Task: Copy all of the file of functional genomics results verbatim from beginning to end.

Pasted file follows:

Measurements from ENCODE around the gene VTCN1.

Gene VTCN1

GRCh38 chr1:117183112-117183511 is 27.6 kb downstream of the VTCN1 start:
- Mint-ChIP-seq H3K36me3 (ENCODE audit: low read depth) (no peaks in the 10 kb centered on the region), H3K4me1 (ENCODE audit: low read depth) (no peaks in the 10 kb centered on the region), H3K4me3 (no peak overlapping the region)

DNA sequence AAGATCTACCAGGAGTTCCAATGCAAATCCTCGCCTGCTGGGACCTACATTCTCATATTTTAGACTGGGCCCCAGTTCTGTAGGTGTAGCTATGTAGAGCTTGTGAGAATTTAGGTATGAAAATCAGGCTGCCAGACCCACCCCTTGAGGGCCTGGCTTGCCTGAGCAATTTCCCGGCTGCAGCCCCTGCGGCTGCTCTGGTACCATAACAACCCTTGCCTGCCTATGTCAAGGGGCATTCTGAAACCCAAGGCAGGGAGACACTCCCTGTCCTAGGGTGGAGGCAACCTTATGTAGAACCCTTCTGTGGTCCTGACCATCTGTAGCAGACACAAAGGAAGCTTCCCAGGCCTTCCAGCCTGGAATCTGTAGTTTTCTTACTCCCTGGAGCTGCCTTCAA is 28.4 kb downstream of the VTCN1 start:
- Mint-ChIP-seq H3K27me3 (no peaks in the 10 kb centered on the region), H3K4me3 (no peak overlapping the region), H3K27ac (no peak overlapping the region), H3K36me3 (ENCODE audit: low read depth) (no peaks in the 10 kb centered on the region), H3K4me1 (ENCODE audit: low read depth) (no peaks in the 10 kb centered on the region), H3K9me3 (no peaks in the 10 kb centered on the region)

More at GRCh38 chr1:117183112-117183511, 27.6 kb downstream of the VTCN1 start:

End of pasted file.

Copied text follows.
Measurements from ENCODE around the gene VTCN1.

Gene VTCN1

GRCh38 chr1:117183112-117183511 is 27.6 kb downstream of the VTCN1 start:
- Mint-ChIP-seq H3K36me3 (ENCODE audit: low read depth) (no peaks in the 10 kb centered on the region), H3K4me1 (ENCODE audit: low read depth) (no peaks in the 10 kb centered on the region), H3K4me3 (no peak overlapping the region)

DNA sequence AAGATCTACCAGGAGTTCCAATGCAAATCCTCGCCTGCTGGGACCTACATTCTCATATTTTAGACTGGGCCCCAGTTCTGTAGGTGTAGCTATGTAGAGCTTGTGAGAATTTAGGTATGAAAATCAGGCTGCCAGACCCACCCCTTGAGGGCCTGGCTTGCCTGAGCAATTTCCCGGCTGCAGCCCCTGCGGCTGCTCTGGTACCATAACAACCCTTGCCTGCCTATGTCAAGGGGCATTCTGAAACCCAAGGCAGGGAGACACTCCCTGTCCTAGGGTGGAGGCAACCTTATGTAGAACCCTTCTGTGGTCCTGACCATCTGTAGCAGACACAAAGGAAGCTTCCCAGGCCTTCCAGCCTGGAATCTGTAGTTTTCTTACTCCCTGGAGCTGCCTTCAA is 28.4 kb downstream of the VTCN1 start:
- Mint-ChIP-seq H3K27me3 (no peaks in the 10 kb centered on the region), H3K4me3 (no peak overlapping the region), H3K27ac (no peak overlapping the region), H3K36me3 (ENCODE audit: low read depth) (no peaks in the 10 kb centered on the region), H3K4me1 (ENCODE audit: low read depth) (no peaks in the 10 kb centered on the region), H3K9me3 (no peaks in the 10 kb centered on the region)

More at GRCh38 chr1:117183112-117183511, 27.6 kb downstream of the VTCN1 start: